By Katrina Wilson / Photos by Mark Gilvey
Mark Gilvey is a commercial photographer in Woodbridge who uses his photographic talents to help businesses increase their profits. In addition, he is also a fine art photographer, or as he prefers to call himself, “a photographic artist.”
“I think that when someone hears the word ‘artist,’ they associate that more with painting, sculpting or another art form,” Gilvey said. “Architects are artists by all accounts, but do you think of them as artists when you hear the word architect? Do you consider them sculptors? I would. I’ve always felt they should be
Gilvey says being a photographic artist allows him to manipulate how light falls on the subject. He can make the viewer’s eye go where he wants it to during the editing process. He can even bring out aspects that add to the story that he may not have seen during capture without restrictions typically in place in commercial photography.
“I may make it look painted. I may composite other images into one; this is more than just photography,” Gilvey said. “Like painting or sculpting, fine art photography has some very hands-on aspects that help guide or influence the viewer’s impression. Most people have felt that it’s just taking ‘pictures,’ yet when they see a really stunning image, they think it was just shot with a better camera. What they don’t realize is that the moment the shutter clicks, the moment of capture is not even the beginning of the journey.”
According to Gilvey, the process of fine art photography does not begin at the moment of capture. There is planning that occurs first: the plan to be somewhere at a specific time of the year, day and hour; the plan of how a photographer will photograph; the plan of which camera, lens and exposure the photographer uses. It’s all deliberate, calculated and forms “thebrush” the photographer will paint with.
“Next, you plan how to process the image. In this step, you really are a painter, because you have the ability to control so many different aspects of the image. It’s like creating something from nothing. You plan how to present it, where to present it, what it /looks like in that presentation and so on,” Gilvey said.
In regard to his history with photography, Gilvey shared, “I’ve been manipulating and compositing images since before computers. I’ve done it in the darkroom (Jerry Uelsmann’s work was a big influence.) and in-camera using an optical printer since 1986, but I’ve only considered myself a photographic artist for the last 10 years.”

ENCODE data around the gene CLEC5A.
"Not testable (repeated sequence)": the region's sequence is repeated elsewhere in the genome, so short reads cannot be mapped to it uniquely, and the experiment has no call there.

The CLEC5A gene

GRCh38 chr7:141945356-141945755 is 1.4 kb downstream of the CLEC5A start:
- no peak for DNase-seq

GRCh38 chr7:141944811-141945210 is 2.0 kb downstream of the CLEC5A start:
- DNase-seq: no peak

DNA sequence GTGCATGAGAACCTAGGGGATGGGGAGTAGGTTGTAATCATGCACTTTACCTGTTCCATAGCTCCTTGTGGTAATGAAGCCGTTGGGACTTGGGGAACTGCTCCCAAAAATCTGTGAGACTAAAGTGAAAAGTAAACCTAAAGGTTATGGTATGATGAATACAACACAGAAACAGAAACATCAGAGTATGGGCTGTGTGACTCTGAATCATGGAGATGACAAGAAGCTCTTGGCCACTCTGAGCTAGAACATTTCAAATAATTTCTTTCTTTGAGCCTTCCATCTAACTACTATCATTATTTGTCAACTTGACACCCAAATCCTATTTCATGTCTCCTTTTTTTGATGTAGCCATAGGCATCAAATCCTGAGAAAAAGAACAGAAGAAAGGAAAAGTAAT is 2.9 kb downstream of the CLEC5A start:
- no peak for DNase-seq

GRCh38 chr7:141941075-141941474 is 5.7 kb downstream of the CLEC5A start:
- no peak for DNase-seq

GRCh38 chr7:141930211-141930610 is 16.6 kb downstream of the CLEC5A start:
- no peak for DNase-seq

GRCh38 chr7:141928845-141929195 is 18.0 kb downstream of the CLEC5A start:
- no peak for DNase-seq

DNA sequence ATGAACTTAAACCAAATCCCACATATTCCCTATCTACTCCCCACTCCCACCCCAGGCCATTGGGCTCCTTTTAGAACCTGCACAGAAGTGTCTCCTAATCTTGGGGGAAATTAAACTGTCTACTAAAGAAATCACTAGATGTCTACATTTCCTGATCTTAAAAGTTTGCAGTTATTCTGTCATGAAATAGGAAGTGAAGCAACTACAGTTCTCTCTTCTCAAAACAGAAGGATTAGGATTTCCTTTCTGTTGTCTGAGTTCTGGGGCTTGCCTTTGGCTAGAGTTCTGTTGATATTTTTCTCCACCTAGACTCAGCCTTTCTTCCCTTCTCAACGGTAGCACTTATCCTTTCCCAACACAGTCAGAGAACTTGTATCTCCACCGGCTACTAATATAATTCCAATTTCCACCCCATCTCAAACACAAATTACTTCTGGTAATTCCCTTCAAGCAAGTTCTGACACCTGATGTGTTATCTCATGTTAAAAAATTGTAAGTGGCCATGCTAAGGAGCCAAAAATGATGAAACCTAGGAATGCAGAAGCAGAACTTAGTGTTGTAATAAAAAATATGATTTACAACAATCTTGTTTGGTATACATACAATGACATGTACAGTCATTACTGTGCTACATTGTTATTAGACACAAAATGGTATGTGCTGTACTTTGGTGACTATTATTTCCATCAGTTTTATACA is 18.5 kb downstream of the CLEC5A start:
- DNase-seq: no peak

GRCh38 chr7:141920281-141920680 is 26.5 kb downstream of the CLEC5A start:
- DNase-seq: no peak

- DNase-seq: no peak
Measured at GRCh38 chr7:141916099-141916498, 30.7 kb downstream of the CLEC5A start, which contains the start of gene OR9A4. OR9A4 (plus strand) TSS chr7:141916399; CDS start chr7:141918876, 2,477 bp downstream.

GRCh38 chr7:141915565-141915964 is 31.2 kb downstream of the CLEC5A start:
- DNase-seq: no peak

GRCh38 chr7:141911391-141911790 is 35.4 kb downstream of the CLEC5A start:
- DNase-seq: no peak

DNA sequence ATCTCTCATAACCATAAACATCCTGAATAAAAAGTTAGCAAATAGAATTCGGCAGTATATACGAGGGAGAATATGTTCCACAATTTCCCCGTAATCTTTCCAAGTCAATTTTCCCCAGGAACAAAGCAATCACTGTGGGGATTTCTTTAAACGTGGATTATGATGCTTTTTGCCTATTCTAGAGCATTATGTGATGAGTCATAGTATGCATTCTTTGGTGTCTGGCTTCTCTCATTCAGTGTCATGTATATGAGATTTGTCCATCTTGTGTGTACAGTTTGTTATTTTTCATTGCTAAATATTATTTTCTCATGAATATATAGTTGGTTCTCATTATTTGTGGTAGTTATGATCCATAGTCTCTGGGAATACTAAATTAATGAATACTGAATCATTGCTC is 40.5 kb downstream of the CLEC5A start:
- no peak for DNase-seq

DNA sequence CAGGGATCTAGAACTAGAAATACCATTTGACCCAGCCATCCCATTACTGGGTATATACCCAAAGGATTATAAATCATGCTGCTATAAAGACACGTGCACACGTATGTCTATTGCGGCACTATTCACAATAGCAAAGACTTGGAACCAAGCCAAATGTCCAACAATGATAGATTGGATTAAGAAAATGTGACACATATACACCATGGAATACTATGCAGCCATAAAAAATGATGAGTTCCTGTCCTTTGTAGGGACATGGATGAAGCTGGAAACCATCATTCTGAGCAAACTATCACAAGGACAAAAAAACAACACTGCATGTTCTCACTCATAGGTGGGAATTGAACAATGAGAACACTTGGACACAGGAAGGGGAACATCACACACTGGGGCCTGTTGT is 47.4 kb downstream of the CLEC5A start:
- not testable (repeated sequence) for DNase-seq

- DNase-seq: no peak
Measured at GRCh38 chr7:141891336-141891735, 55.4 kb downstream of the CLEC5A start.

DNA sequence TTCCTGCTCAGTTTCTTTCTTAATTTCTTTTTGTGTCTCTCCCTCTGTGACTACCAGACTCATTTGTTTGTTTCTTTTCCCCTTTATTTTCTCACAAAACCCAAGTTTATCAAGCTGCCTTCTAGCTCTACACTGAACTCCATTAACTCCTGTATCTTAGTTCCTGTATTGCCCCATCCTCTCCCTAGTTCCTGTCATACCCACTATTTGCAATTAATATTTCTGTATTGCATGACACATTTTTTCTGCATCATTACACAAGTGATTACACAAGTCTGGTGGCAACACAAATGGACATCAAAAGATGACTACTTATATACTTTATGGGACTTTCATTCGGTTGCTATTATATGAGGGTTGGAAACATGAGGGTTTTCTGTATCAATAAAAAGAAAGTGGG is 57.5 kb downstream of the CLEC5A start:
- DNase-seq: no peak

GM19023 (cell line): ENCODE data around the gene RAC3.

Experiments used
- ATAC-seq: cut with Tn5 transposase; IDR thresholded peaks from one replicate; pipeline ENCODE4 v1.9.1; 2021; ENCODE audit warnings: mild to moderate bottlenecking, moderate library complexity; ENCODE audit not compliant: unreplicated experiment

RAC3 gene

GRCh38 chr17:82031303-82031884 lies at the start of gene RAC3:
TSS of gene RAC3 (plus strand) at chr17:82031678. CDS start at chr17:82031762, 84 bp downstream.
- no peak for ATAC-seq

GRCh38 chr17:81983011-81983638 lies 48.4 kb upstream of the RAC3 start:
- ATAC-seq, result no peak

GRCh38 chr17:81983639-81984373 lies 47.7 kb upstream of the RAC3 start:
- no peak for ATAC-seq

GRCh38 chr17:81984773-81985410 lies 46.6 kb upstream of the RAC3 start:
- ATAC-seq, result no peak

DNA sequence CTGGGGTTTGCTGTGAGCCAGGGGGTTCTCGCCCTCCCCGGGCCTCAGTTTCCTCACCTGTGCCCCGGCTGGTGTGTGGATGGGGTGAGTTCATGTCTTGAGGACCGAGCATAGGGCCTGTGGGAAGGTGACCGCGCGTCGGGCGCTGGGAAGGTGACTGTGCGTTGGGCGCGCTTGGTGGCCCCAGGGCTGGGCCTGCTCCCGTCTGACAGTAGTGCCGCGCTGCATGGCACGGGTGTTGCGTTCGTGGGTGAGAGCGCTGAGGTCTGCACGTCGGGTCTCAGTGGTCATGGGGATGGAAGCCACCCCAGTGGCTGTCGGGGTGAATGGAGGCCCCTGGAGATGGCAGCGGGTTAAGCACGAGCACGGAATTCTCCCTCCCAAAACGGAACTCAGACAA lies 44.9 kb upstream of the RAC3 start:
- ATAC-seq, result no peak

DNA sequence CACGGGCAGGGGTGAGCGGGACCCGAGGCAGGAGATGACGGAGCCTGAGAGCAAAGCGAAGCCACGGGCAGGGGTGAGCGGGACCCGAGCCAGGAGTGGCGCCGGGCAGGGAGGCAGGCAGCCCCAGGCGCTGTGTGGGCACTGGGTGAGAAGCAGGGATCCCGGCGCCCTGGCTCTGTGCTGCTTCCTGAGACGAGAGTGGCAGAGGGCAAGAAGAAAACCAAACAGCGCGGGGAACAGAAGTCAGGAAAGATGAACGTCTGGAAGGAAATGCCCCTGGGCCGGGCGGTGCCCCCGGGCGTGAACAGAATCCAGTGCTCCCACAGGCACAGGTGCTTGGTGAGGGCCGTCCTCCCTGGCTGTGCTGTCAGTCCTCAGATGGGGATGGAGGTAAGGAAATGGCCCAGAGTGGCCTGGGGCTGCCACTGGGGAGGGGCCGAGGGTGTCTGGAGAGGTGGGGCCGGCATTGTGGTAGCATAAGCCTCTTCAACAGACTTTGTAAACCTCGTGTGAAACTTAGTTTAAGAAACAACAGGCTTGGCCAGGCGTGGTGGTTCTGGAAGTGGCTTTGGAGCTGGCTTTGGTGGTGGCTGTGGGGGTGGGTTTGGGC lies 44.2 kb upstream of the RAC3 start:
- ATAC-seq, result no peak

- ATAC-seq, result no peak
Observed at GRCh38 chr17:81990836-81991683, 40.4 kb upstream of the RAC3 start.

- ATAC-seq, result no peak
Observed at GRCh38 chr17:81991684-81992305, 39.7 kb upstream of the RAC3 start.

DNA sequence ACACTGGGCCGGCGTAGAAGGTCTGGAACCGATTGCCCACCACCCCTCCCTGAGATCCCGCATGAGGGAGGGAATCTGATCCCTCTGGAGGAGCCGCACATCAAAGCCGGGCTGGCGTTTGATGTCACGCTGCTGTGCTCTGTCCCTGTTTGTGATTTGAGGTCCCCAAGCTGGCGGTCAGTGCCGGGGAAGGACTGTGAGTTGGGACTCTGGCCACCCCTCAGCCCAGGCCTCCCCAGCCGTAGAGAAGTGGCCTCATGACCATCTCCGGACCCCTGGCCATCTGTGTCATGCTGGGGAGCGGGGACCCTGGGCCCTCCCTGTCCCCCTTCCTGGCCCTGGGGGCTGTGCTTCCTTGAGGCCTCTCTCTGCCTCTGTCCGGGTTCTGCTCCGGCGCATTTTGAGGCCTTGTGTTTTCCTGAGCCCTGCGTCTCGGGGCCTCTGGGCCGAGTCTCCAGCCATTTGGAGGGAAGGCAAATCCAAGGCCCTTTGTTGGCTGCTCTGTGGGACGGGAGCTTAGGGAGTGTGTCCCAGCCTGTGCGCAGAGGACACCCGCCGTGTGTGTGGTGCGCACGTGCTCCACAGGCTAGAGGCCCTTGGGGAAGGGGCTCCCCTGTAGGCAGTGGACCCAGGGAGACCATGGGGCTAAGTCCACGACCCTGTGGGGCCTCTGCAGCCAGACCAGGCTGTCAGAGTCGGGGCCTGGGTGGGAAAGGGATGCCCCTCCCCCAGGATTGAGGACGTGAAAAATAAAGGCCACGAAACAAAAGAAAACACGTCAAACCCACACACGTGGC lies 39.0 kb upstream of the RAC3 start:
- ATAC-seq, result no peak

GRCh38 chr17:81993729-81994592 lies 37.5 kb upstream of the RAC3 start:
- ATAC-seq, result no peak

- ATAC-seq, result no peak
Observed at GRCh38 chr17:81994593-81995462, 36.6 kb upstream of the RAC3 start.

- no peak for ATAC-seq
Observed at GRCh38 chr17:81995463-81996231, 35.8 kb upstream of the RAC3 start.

He added that the 1971 movie Le Mans got him excited about endurance car racing and photographing it. He purchased his first camera, a Minolta SRT-201, and has not been able to save a dime since. The film Star Wars piqued his interest in optical special effects that sent him into the world of multimedia slide production, where the same processes were used to create onscreen graphics.
While those two movies initially influenced his photographic career, what he has photographed in recent years is a bit different.
“For the past few years, I have been going minimalist and shooting in the street photography genre,” Gilvey said. “What I would like to do is capture more elements I can use for surreal photographs.”
Surrealism in photography is quite similar to surreal painting. He said it is a culmination of assorted elements combined and juxtaposed that form an overall meaning, theme or story. Doing a quick search on Jerry Uelsmann or Dominic Rouse will help you “get the picture.”
“The hard part, before any of that, is figuring out what you want to say and after … figuring out what you said,” Gilvey said.
“They’re not always the same. It requires a lot of me time to do surrealism. Street photography is just the opposite; it’s quick to capture and quick to process, but you have to think of it like planting seeds in very infertile soil. Most of them won’t grow into anything.”
Gilvey said that what makes photography a fine art is more than the simple act of taking a photo at the right moment — sometimes, there isn’t a moment. It’s how the photographer interprets that image with the post-work they do on it. You can get everything right in-camera and still miss the target.
Gilvey recognizes when others view fine art photography, they only know how it affects them, how they connect to it or how much they can sell it for in the future. What he gets out of fine art photography is different.
“What I get out of it is satisfaction knowing it had the power to move someone,” Gilvey said. “It’s even better if it moved them enough to want to pay for it. In a click-n-swipe society, I don’t think we spend enough time immersing ourselves into just a single image — this is why art galleries are so important. You can take as much time as you need to fall into the print on the wall.”
He added, “I think fine art is something you need to immerse yourself into to discover all of its intricacies. There might even be elements the artist didn’t intend [for you to notice].”
Katrina Wilson ([email protected]williamliving.com) calls herself a Carolina girl, because she was born and raised in South Carolina and is still learning Northern Virginia. Writing is her outlet; she has two published books.